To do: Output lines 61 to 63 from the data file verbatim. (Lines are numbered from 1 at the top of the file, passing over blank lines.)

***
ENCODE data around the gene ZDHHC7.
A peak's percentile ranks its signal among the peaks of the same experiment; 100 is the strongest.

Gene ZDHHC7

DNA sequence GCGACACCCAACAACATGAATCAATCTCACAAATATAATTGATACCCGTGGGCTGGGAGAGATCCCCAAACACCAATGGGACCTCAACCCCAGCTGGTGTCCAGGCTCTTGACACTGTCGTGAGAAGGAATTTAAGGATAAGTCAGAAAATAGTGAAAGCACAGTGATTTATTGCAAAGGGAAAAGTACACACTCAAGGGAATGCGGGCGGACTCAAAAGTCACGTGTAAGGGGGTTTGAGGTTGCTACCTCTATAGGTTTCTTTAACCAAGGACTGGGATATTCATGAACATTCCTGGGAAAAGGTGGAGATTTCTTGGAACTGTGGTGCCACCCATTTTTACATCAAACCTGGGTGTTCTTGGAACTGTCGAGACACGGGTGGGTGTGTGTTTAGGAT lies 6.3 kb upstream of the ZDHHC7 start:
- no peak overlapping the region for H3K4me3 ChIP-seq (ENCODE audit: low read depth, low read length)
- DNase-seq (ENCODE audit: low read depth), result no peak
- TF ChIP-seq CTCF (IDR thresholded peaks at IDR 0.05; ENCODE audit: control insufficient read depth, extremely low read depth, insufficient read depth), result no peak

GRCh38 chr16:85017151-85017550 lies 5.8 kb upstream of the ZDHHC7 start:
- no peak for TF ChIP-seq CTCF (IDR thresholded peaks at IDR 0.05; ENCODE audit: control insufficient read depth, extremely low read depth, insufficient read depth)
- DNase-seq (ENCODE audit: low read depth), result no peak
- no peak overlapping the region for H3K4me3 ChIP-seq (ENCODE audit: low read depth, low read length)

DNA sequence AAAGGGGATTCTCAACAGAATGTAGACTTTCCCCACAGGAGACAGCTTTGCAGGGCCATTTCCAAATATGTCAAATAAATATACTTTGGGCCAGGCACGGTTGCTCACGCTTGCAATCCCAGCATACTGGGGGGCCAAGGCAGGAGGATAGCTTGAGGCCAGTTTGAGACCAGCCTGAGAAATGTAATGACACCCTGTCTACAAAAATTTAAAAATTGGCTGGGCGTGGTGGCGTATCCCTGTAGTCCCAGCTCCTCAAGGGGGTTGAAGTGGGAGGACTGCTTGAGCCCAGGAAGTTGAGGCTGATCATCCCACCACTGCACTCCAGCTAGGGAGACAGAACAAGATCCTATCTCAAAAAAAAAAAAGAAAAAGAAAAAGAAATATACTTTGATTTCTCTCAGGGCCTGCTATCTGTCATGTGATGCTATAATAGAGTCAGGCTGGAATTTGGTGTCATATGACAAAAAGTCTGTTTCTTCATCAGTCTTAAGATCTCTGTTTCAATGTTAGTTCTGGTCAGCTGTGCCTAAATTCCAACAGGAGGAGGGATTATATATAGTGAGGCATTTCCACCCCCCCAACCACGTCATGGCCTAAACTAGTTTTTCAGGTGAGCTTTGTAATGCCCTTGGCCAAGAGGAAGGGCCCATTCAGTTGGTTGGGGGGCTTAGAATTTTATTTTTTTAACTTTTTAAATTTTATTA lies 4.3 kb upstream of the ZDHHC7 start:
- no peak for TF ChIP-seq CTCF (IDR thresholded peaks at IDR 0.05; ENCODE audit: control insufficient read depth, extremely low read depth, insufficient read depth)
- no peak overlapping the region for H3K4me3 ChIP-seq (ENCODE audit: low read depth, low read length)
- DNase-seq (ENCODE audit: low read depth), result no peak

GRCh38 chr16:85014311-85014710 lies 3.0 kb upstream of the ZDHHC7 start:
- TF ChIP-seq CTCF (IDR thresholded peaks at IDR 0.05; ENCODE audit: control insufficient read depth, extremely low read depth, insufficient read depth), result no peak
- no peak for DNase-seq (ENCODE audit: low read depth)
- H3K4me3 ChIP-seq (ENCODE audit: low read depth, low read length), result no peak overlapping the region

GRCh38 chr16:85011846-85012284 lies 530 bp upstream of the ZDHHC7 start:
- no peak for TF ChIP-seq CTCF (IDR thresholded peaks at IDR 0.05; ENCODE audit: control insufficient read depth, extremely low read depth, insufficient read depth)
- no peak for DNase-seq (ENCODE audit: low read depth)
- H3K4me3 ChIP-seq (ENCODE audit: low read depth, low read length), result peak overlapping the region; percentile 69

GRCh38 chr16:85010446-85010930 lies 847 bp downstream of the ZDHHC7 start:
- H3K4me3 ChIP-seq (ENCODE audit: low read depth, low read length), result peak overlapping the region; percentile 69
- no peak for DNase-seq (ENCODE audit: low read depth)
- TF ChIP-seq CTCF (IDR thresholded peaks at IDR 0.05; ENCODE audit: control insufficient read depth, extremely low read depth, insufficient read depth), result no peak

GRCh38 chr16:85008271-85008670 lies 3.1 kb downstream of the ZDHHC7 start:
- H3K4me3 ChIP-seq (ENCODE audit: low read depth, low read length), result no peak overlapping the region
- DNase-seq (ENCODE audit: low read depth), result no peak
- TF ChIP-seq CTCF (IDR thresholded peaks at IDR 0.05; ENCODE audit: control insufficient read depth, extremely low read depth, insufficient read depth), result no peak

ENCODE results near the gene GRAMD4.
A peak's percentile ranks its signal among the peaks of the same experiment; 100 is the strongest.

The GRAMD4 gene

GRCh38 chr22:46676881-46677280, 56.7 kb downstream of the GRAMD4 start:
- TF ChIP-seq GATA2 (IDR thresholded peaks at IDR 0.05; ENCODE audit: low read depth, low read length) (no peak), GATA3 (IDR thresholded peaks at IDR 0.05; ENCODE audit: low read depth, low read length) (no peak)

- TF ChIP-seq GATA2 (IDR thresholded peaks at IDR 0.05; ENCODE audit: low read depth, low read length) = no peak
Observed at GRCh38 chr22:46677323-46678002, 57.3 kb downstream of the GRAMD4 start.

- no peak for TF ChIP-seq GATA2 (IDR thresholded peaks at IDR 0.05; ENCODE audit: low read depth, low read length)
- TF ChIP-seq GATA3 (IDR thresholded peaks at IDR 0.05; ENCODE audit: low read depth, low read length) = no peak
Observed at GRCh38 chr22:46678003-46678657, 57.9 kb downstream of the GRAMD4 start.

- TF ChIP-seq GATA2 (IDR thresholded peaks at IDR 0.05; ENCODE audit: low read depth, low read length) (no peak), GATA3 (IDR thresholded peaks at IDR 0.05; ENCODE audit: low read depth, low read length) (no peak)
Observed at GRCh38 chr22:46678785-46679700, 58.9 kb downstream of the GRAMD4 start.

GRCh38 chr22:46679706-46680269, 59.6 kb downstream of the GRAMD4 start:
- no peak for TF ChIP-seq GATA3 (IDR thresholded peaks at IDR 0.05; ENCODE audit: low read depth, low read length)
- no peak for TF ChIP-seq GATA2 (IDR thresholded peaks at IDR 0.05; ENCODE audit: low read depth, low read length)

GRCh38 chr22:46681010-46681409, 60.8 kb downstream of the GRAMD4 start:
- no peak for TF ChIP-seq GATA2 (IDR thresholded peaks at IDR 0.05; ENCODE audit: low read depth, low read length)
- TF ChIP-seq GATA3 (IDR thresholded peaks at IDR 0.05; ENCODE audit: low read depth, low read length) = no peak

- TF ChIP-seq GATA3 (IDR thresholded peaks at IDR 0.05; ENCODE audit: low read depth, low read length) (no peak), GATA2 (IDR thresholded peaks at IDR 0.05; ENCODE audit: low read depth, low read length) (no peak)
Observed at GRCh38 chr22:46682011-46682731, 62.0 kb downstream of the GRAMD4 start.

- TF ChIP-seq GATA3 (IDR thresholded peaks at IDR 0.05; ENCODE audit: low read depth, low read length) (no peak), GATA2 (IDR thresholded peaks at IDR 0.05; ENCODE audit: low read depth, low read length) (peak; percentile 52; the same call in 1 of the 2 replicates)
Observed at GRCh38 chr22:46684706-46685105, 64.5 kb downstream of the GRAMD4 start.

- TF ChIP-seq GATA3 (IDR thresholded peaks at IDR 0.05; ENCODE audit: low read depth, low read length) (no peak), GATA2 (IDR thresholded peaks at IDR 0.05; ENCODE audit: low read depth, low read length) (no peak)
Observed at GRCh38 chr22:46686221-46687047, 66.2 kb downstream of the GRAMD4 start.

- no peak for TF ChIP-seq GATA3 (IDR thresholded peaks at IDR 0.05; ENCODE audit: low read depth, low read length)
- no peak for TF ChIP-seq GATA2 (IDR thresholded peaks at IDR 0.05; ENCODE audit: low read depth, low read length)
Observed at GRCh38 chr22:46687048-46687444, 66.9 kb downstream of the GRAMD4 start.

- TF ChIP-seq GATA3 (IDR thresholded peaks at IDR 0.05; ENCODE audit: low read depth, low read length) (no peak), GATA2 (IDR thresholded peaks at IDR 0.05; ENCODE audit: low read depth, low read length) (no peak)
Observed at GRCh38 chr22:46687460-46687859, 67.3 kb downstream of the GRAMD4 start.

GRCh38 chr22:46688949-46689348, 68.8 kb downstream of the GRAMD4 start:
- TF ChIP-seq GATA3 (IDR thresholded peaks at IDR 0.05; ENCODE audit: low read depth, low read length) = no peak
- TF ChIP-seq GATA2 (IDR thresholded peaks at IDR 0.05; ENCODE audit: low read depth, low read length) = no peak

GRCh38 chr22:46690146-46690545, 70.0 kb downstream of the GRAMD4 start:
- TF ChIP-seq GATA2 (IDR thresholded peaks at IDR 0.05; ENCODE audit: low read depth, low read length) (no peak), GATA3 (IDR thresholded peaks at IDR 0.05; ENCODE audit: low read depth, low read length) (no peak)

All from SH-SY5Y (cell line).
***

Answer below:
GRCh38 chr22:46688949-46689348, 68.8 kb downstream of the GRAMD4 start:
- TF ChIP-seq GATA3 (IDR thresholded peaks at IDR 0.05; ENCODE audit: low read depth, low read length) = no peak
- TF ChIP-seq GATA2 (IDR thresholded peaks at IDR 0.05; ENCODE audit: low read depth, low read length) = no peak